Ammonium was detectable throughout Hole C0020A (Fig. F28A; Table T14). Ammonium concentrations were 3.3–7.8 mM in the upper, most contaminated samples of Unit II and decreased somewhat to between 2.0 and 2.89 mM in the lower part of the unit and 1.3–3.2 mM in Unit III. The data possibly suggest a downhole decrease in interstitial ammonium concentrations; however, there is no certainty regarding the actual source. The measured concentrations might represent (1) a diluted signal after incorporation of drilling mud water into the interstitial water sample, (2) natural variation in the interstitial water composition, or (3) variable desorption from clay minerals and organic matter exposed to the highly alkaline drilling mud.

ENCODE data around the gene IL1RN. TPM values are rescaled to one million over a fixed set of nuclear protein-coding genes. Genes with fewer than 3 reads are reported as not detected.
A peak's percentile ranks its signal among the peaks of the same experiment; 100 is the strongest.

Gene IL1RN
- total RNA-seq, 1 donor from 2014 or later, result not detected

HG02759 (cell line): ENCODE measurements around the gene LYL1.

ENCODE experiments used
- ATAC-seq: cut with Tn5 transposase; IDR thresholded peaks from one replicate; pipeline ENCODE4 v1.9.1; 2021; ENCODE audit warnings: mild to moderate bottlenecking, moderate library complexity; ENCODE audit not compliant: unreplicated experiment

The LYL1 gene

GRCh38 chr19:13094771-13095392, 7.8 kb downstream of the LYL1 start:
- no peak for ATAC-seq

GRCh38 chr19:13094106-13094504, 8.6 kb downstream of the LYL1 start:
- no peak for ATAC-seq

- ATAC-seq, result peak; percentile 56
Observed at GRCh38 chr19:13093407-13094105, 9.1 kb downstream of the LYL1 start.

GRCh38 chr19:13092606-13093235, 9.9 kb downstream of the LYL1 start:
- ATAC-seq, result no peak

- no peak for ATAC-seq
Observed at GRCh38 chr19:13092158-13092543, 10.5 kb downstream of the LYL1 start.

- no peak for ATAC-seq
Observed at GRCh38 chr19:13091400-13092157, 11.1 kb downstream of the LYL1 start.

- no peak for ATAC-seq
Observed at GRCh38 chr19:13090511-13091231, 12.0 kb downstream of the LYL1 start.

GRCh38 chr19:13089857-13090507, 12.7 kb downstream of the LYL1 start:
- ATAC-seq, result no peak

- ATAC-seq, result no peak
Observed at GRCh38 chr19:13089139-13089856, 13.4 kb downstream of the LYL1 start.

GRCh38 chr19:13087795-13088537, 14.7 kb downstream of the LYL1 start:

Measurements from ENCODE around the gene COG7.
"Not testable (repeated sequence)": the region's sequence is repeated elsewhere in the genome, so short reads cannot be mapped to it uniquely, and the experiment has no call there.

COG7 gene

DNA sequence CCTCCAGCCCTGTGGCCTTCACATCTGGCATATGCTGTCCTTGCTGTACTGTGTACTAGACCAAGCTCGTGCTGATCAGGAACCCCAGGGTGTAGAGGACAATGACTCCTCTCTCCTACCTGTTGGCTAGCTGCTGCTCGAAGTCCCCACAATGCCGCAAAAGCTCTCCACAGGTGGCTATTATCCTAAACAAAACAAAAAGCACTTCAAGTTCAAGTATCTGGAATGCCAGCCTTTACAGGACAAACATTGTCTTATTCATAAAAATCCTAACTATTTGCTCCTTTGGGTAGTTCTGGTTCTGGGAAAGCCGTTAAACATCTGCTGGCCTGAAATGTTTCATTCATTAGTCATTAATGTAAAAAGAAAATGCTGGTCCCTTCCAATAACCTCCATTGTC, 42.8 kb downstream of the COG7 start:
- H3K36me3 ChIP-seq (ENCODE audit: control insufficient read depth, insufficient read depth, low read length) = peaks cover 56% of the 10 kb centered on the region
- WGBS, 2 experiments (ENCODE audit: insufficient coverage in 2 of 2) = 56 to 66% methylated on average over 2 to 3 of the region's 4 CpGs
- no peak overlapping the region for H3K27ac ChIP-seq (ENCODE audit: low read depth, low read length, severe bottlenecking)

Interstitial water samples were also analyzed for nitrate using ion chromatography. Reoccurring values of around a few hundred micromolar (maximum = 440 µM) were found in roughly half of the pore water samples; however, all of the values were below or close to the method’s detection limit (350 µM). Accordingly, the nitrate results are considered to be unreliable and, therefore, these data were not included in the results table.

Alkali metals and alkaline earth elements

Sodium concentrations generally paralleled those of chloride, with relatively little change throughout the column (Fig. F28B; Table T14). The majority of the samples fell in the range of 515–620 mM. Several high values in Units III and IV (630 to 667 mM) correspond to high chloride values and probably are influenced by the addition of NaCl to the drilling mud over this interval. Low values of 466 and 413 mM in Units III and IV correspond to the lowest chloride values, which, as discussed, may represent either freshening through clay dewatering or the influence of an estuarine depositional environment.